Energy and Resources
What is the current condition of the region’s energy sector? What are our current tools for measuring conditions and trends?
Current condition of the energy sector can be assessed against baseline emissions relating to the various sector uses. This is a useful tool for measuring impact of future changes to practice and energy sources. The following study considers the impact in the form of emissions from fuel combustion and electricity consumption. Omitted from this summary is the impact from direct mining activities; however their industry electricity and fuel consumption is considered here. The University of Queensland (Dargusch et al. 2012) conducted a greenhouse gas (GHG) emissions inventory or ‘carbon footprint’ of the Queensland Murray-Darling Basin (QMDB) region. The project produced a high-level emissions inventory of the Basin to establish an emissions baseline in accordance with national standards for carbon accounting.
Emissions for the Queensland Murray-Darling Basin region total 36,368,667 tC02e (tonnes of carbon dioxide equivalent) for 2010-11 fiscal year are shown in the table below (Dargusch et al. 2012).
QMDB Greenhouse Gas Emission Inventory for 2010-2011
Major mining activities include oil and gas operations, coal mining, and ‘other’ mining activities, which include bentonite, limestone, silver, and mineral excavation (Dargusch et al. 2012).
The stationary energy sector includes power stations, transmission and distribution, and household electricity consumption. This sector is a significant contributor to the region’s overall greenhouse gas emissions with the main contributor being the coal-fired power generation industry. Household emissions represent a minimal contribution to the stationary energy sector (Dargusch et al. 2012).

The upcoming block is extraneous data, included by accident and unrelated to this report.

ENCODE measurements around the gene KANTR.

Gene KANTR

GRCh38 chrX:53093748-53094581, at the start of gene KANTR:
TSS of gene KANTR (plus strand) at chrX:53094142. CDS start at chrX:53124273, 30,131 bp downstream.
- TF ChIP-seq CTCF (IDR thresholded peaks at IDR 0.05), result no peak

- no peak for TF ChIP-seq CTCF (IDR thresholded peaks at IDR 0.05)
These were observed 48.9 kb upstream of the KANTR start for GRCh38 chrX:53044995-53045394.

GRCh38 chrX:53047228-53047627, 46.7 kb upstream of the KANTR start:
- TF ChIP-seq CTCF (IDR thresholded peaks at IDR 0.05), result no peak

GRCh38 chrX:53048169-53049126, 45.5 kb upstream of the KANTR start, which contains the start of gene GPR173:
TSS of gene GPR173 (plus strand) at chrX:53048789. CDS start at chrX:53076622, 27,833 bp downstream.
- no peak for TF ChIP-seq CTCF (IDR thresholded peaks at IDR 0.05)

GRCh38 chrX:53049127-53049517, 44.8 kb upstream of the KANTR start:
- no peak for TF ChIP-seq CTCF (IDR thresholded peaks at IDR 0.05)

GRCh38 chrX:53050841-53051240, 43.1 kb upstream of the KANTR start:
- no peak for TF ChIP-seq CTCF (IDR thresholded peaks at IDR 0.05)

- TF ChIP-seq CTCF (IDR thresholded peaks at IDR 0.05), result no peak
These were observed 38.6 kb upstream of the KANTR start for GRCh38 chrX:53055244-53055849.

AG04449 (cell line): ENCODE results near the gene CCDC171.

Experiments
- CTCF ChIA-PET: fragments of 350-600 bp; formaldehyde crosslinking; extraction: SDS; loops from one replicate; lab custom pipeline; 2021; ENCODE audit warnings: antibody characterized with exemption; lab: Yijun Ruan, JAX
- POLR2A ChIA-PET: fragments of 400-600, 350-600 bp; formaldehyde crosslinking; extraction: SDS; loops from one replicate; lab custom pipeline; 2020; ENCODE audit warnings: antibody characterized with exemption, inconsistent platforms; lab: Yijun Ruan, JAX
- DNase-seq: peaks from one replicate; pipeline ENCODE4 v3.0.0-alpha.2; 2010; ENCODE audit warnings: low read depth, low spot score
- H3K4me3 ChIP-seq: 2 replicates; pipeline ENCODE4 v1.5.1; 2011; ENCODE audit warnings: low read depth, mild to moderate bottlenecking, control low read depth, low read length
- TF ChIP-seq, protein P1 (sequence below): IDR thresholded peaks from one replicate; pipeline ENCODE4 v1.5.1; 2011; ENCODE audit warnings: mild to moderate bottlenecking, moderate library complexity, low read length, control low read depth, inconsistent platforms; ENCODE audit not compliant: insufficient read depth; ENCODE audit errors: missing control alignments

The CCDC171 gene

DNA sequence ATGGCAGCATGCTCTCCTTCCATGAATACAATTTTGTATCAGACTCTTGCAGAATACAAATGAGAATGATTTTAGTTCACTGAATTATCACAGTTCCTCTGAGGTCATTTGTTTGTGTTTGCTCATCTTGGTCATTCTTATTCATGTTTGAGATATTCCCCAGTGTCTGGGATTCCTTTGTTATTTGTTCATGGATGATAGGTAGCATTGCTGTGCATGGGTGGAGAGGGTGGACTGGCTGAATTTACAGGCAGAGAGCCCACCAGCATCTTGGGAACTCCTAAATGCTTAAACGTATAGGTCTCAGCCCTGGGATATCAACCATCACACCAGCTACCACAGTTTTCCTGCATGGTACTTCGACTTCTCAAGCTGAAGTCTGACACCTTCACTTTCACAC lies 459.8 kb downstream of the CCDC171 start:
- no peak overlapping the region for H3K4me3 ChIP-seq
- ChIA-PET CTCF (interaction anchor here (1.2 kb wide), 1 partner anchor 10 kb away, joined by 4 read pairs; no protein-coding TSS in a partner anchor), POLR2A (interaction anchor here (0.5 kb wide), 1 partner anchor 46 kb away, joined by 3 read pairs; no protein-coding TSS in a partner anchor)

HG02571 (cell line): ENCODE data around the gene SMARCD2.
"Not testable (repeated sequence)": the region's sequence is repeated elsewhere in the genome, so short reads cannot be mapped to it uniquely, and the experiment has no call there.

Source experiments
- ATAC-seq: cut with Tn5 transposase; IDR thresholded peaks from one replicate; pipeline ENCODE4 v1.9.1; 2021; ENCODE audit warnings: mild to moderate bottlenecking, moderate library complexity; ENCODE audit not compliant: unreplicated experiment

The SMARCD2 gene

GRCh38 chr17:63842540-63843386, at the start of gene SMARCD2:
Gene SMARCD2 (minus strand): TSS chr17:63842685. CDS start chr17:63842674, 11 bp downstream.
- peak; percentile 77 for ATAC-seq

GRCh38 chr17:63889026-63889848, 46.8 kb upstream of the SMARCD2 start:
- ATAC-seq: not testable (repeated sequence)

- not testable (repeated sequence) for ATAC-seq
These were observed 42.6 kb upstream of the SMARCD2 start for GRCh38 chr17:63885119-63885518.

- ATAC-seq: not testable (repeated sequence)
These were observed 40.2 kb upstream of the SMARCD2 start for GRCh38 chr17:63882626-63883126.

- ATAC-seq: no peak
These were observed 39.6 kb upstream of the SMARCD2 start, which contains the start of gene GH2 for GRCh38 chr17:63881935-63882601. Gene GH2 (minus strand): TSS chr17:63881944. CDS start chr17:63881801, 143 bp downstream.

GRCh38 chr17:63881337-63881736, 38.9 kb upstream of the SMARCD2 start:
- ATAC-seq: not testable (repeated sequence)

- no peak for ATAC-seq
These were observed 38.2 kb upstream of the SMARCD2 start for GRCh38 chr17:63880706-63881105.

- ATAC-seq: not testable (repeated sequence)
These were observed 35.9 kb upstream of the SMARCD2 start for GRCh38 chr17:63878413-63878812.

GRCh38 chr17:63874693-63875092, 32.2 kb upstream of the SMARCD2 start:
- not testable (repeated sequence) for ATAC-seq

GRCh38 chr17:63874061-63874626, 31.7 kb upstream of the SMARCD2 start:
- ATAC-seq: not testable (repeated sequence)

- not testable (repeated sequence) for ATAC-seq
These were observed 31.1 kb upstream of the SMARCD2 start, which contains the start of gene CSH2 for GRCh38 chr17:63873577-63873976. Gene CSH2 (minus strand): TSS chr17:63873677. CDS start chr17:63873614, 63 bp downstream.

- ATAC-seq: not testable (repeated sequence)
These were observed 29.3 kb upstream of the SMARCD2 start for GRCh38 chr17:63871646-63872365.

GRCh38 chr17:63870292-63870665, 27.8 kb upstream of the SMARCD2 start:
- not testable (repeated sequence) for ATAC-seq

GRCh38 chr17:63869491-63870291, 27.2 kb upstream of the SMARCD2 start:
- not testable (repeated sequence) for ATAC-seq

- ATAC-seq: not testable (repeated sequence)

The agricultural sector of the Queensland Murray-Darling Basin region emitted about 6 million tonnes of CO2e in one year. The largest source of emissions in the livestock category was enteric fermentation, whilst in cropping the operating emissions were much larger and electricity use was the main contributor (Dargusch et al. 2012).
The industry sector comprises a broad range of businesses, both public and private, which produce goods and services for the economy. Overall, the sector contributes a large portion of air and waste pollution within the QMDB region. Sources of pollutions arise from purchases of electricity from the grid and usage of fuels on-site to drive production (Dargusch et al. 2012).
The burning of petroleum for transport results in the release of nitrous oxides and particulates and is a significance contributor of carbon dioxide emissions. Although energy use and emissions vary greatly between the different modes of transports, it is a significant contributor to greenhouse gas emissions in the QMDB (Dargusch et al. 2012).
The Queensland Murray-Darling Basin’s waste emissions amount to approximately 6% of Queensland’s total waste emissions. Although the waste sector emissions seem comparatively small, a bulk of these emissions also has readily available technology to reduce them, representing an easily identified opportunity for the region to cut emissions(Dargusch et al. 2012).
Water management within the Queensland Murray-Darling Basin contributed approximately 42,000 tCO2e to the region’s footprint. This has resulted primarily from surface emissions of CO2 and CH4 from the dams within the region, and the electricity consumed to pump the water around the region (Dargusch et al. 2012).
There are a range of other reporting mechanisms and research relevant for benchmarking and reporting the condition of energy consumption for the Plan area. These include:
- Carbon Farming Initiative methodologies,
- National Centre for Engineering in Agriculture, University of Southern Queensland Energy Benchmark software,
- GreenGauge (Stephenson 2004) QMDC,
- ecoBiz (CCIQ 2014) a project to help business reduce their waste, power, and water usage to save money, and
- Stock feed utilisation conversion.